Due to the oxidation process on metals, Metals get deteriorated and it's an irreversible phenomenon that is what we call corrosion. We have seen it in our daily use of metals but if we talk about the electronic & electrical industrial application it is more often seen that the point of solder gets rusted which results in the malfunctioning of electronic gazets.
Having a huge contribution to the electrical and electronic industrial application "Tin" is known for its all-time use. Usually, It is used for making bronze. Tin has some great property of high corrosion resistance and low melting point. Apart from this property environment shows its existence on the corrosion of Tin. Which is regularly shown when we look out on soldering point of any solderable applications like any motherboard or any electronic item.
Even the atmospheric air, having moisture and oxygen, can start this process, on Tin surface. As Tin is used in soldering along with Lead and other metals. So it is very important to have a technical specification of Tin, which will help us to select the composition of the alloy in the soldering process
Some of the composition which is used in the industry according to the applications are as -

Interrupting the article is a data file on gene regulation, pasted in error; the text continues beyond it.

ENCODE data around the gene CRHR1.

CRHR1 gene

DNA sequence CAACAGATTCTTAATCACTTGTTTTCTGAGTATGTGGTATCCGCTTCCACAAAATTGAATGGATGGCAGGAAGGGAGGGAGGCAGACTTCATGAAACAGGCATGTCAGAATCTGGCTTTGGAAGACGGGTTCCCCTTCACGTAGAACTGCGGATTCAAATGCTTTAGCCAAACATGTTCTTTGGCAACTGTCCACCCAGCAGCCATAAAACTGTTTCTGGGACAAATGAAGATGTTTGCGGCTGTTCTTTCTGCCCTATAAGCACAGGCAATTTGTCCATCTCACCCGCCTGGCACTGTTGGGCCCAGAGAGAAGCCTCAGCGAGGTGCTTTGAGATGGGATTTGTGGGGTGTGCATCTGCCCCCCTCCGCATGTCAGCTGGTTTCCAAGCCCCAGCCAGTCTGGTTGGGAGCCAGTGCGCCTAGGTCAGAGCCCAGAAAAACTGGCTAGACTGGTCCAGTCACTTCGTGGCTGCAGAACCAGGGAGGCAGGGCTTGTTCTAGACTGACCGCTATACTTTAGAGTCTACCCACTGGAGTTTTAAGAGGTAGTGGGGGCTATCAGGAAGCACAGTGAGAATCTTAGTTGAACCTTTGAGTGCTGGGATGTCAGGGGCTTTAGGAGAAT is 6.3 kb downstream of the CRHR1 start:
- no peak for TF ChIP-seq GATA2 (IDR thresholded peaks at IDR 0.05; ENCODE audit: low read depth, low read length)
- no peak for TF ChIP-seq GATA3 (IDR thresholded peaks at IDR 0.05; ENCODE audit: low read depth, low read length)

As you can see that there are different Number is along with Sn (Tin) like 99,96,95,63,60,50 these number shows how much of TIN material is used in the particular composition. Different composition gets differently affected by the atmosphere.
As Corrosion is an electrochemical process that appears in several forms, such as chemical corrosion and atmospheric corrosion. When atmospheric moisture in acidic form comes in contact with metals, such as TIn, Pb, Cu, Ag etc. rust begins to form. The metals make oxides by contact of air or moisture and generate a layer around the surface which protects further corrosion but in a long time metal gets slowly eroded and its outer layer depleted which results in malfunctioning of electronic instruments.
In Atmosphere there are several gases whcih affects the metals like Tin, Lead, Silver, Copper etc. The main gas is Oxygen and sulpher. They mainly used to make oxide of there respective gases.
When the gases comes in the contact of metals like Tin it tends to make a outer layer to protect the metals from further depletion of metals. Although it is a slow process in dry air because the thickness of the oxide grow according to a logarithmic law at temperatures up to about 160°C and according to a parabolic law at higher temperatures, for which the oxide identified as SnO.
Oxidation of tin in dry air is slow; the metal remains bright and interference colours are not developed below about 180°C. On a rolled tin surface heated in air [20,21], the thickness of the oxide grew according to a logarithmic law at temperatures up to about 160°C and according to a parabolic law at higher temperatures, for which the oxide was identified as SnO.
The oxide identified as SnO at temperatures down to 75°C. However, a mixture of SnO and SnO2 is formed in dry air at lower temperatures and or in humid air, at temperatures up to at least 100°C. Electrochemical reduction analysis on tin oxidised in dry air at 125 and 150°C confirmed the presence of SnO with a thin surface layer of SnO2.